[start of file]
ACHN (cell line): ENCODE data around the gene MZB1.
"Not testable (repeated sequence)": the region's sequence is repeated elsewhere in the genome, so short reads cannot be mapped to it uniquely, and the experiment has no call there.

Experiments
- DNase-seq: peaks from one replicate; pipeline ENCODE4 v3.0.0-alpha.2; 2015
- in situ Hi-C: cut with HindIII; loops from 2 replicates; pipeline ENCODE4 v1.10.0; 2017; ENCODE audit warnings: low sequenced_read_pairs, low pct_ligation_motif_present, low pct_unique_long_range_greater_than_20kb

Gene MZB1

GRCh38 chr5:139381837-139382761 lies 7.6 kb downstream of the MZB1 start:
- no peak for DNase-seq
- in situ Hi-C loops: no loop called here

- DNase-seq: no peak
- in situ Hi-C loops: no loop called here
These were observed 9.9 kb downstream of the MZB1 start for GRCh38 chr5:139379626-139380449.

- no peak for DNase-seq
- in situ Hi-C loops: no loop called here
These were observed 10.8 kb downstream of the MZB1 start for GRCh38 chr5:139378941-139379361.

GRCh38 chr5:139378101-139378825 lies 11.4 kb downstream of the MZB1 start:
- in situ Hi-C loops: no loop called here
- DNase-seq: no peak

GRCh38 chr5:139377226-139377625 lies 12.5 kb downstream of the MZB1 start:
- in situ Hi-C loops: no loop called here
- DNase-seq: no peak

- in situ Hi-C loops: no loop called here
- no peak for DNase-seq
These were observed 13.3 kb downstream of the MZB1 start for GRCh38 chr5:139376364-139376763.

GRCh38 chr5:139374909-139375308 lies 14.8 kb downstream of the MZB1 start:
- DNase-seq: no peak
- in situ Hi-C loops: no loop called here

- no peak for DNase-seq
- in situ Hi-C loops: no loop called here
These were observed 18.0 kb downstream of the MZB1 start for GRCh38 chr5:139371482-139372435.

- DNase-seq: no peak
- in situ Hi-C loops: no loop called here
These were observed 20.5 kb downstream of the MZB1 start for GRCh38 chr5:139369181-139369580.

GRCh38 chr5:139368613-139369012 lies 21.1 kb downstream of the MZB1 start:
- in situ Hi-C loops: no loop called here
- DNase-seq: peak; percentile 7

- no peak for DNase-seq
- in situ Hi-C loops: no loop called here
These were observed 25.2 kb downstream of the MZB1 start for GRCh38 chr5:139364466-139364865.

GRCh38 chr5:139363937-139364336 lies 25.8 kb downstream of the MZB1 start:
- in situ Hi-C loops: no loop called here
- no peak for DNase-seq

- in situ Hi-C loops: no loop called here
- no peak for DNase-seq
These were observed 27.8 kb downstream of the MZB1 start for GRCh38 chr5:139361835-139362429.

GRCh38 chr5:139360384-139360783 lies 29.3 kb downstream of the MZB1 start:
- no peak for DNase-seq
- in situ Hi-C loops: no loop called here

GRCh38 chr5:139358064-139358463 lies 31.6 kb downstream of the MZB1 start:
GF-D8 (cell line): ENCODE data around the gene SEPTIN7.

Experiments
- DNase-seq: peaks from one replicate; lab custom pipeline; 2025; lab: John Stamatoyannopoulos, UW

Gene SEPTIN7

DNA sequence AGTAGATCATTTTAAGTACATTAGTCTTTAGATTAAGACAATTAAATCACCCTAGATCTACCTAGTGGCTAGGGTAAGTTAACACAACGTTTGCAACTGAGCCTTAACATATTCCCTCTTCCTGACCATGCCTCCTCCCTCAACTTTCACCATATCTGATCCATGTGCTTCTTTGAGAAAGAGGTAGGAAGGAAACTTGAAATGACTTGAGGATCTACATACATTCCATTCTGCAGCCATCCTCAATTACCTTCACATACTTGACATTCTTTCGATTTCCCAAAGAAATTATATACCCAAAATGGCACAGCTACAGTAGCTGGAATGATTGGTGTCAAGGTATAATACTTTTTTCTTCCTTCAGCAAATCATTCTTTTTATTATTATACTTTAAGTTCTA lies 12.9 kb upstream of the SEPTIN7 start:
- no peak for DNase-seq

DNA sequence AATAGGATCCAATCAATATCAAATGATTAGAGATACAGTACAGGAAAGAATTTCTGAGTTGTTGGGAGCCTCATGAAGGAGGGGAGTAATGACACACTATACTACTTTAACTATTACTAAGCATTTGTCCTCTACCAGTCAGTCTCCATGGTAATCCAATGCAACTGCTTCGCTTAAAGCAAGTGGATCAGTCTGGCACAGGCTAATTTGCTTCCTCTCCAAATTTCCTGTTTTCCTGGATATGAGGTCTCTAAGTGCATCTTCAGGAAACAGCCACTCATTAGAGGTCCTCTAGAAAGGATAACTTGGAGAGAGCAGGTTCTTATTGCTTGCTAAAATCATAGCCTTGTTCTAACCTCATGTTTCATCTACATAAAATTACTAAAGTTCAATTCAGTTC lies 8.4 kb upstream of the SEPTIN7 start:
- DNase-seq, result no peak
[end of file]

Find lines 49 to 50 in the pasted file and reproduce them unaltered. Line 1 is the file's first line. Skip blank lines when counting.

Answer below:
GRCh38 chr5:139358064-139358463 lies 31.6 kb downstream of the MZB1 start:
GF-D8 (cell line): ENCODE data around the gene SEPTIN7.